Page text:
Valheim: The Board Game boils your server down to a 2-hour play session


The key art for Valheim: The Board Game, showing a group of vikings looking out over the vast beauties of the tenth realm. In the foreground is their home, a sturdy wooden building.
Image: Iron Gate/Mood Publishing

Loot, gather, explore, craft, and kill a biome’s boss

Valheim: The Board Game was built off the success of Deep Rock Galactic: The Board Game, another tabletop adaptation of a popular video game that aims to keep the same vibe as the original. With Deep Rock Galactic, it’s easier to create a one-to-one experience — a match in the video game is a round of the board game. But Valheim is a sprawling experience that’s harder to encapsulate. Valheim: The Board Game is coming to crowdfunding on Gamefound later this year.

Playing on a Valheim server with a cohort of pals is a big experience, made up of weeks and months of farming, building, adventure, boss fighting, and general Viking antics. So how does the board game adaptation boil all of that down into a two-hour session? It’s no easy feat, but the designers looked to Valheim’s biomes and the altars that summon bosses like Bonemass or The Elder.

“The video game is expansive. Not only is it a typical adventure, but you start with nothing. You have to create a home as well. I think of it as an adult version of Minecraft,” says Ole Steiness, lead designer of Valheim: The Board Game. “What we’ve done is taken the same core concept and then divided it into scenarios of a larger campaign.”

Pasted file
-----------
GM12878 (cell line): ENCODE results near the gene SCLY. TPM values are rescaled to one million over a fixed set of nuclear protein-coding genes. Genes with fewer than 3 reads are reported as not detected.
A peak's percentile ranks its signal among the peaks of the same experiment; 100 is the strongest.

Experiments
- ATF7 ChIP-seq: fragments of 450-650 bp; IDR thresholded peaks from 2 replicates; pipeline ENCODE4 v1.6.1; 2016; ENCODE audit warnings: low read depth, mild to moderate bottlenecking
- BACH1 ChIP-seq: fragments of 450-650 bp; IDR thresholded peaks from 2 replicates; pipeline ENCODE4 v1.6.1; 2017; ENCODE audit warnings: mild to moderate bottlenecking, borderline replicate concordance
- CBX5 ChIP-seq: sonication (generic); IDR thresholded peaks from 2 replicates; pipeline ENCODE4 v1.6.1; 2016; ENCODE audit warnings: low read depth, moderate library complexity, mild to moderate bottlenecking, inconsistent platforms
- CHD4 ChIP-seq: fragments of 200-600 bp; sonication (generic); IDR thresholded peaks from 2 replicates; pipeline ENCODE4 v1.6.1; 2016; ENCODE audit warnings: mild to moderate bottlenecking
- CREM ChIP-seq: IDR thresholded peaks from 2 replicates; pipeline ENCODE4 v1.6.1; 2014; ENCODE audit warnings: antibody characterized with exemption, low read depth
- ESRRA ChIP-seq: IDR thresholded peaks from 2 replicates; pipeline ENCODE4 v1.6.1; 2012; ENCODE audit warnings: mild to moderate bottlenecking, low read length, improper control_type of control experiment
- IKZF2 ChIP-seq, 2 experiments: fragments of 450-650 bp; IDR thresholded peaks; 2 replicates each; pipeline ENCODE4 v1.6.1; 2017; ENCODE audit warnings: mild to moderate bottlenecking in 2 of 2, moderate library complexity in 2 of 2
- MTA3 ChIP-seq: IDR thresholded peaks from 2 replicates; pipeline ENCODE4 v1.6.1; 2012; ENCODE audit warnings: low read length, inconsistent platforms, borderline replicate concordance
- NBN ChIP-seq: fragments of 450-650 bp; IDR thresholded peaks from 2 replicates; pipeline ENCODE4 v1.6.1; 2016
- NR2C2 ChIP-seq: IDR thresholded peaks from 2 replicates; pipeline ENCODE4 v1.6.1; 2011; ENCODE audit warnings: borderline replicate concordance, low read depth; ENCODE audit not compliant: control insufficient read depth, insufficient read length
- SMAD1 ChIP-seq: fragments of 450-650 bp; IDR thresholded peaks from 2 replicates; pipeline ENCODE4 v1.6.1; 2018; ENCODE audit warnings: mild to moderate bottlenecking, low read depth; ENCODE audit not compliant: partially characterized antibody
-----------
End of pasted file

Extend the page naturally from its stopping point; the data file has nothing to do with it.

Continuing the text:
Each session of the board game represents a scenario of a larger Valheim life in the 10th realm. “You have to develop yourself and your home to be able to take on this challenge,” says Steiness. “You’re going to explore the map, which is going to be tiles on the board, and you’ll have events going on and creatures showing up to challenge you. As you fight your way through it, you gather resources so you and your friends can build up, make a cool character, a cool home, until you take on the big boss fight at the end of the game.”

The board game box for Valheim: The Board Game, which is set to be released on crowdfunding later this year.
Image: Iron Gate/Mood Publishing

Different sessions of Valheim: The Board Game will have different layouts and scenarios that play out over a two-hour game session. Not all of the scenarios will be tests of martial prowess. “It was important to both us and Iron Gate [the developer of Valheim] that it’s not only about killing stuff — it’s about developing other traits and making sure that other parts work. Some people find it fun to build a house, or some people want to go explore. We have a 3D model of your home in the game, and it’s an empty house you have to fill out.”

In Valheim, new furniture and workbenches at the homestead raise your comfort level and allow you to craft new gear. That’s true in Valheim: The Board Game as well, which allows players to linger at home to enhance their equipment and build armor while others venture out into the Black Forest to kill monsters. In order to refine these roles, there are character archetypes: The Ranger is probably out scouting and fighting trolls, while the Sailor is focusing on securing naval routes, and the Gatherer gathers up everything needed for a nutritious stew. Everyone can do everything, but these roles allow players to specialize in a way similar to the original game.

The board will also change depending on the boss you’re fighting. Bonemass, for instance, will cause the board to be populated with more swamp biomes and poison tiles. When the endgame begins, the players flip the board, revealing a boss arena for the final showdown.

Valheim: The Board Game will be available to back on Gamefound later in 2024. More details will be released on Valheim’s X feed and community Discord as they become available.

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